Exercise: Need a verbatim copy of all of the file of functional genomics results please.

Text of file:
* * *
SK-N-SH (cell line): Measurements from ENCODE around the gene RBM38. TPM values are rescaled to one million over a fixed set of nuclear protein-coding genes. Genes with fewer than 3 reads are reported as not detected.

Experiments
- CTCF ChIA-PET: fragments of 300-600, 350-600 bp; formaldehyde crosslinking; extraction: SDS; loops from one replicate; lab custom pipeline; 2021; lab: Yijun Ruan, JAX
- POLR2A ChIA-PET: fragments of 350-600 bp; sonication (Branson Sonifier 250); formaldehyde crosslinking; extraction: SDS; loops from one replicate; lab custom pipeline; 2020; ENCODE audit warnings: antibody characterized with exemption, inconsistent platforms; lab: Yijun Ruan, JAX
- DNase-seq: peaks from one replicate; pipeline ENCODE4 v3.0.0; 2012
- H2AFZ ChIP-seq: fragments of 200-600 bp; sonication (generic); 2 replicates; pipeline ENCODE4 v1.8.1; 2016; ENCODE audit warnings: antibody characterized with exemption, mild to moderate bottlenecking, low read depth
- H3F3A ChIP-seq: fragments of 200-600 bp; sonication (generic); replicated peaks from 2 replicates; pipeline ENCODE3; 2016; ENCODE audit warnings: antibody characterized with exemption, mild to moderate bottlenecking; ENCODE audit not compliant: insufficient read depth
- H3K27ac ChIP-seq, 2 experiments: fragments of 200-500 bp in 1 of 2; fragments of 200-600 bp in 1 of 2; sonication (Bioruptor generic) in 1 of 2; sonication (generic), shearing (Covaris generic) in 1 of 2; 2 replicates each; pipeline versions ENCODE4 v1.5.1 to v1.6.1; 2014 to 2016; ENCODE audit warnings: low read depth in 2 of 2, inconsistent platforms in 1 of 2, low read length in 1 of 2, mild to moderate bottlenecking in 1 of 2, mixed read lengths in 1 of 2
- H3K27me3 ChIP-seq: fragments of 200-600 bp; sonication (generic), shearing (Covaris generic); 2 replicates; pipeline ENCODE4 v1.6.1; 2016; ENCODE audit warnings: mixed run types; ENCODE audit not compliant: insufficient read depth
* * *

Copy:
SK-N-SH (cell line): Measurements from ENCODE around the gene RBM38. TPM values are rescaled to one million over a fixed set of nuclear protein-coding genes. Genes with fewer than 3 reads are reported as not detected.

Experiments
- CTCF ChIA-PET: fragments of 300-600, 350-600 bp; formaldehyde crosslinking; extraction: SDS; loops from one replicate; lab custom pipeline; 2021; lab: Yijun Ruan, JAX
- POLR2A ChIA-PET: fragments of 350-600 bp; sonication (Branson Sonifier 250); formaldehyde crosslinking; extraction: SDS; loops from one replicate; lab custom pipeline; 2020; ENCODE audit warnings: antibody characterized with exemption, inconsistent platforms; lab: Yijun Ruan, JAX
- DNase-seq: peaks from one replicate; pipeline ENCODE4 v3.0.0; 2012
- H2AFZ ChIP-seq: fragments of 200-600 bp; sonication (generic); 2 replicates; pipeline ENCODE4 v1.8.1; 2016; ENCODE audit warnings: antibody characterized with exemption, mild to moderate bottlenecking, low read depth
- H3F3A ChIP-seq: fragments of 200-600 bp; sonication (generic); replicated peaks from 2 replicates; pipeline ENCODE3; 2016; ENCODE audit warnings: antibody characterized with exemption, mild to moderate bottlenecking; ENCODE audit not compliant: insufficient read depth
- H3K27ac ChIP-seq, 2 experiments: fragments of 200-500 bp in 1 of 2; fragments of 200-600 bp in 1 of 2; sonication (Bioruptor generic) in 1 of 2; sonication (generic), shearing (Covaris generic) in 1 of 2; 2 replicates each; pipeline versions ENCODE4 v1.5.1 to v1.6.1; 2014 to 2016; ENCODE audit warnings: low read depth in 2 of 2, inconsistent platforms in 1 of 2, low read length in 1 of 2, mild to moderate bottlenecking in 1 of 2, mixed read lengths in 1 of 2
- H3K27me3 ChIP-seq: fragments of 200-600 bp; sonication (generic), shearing (Covaris generic); 2 replicates; pipeline ENCODE4 v1.6.1; 2016; ENCODE audit warnings: mixed run types; ENCODE audit not compliant: insufficient read depth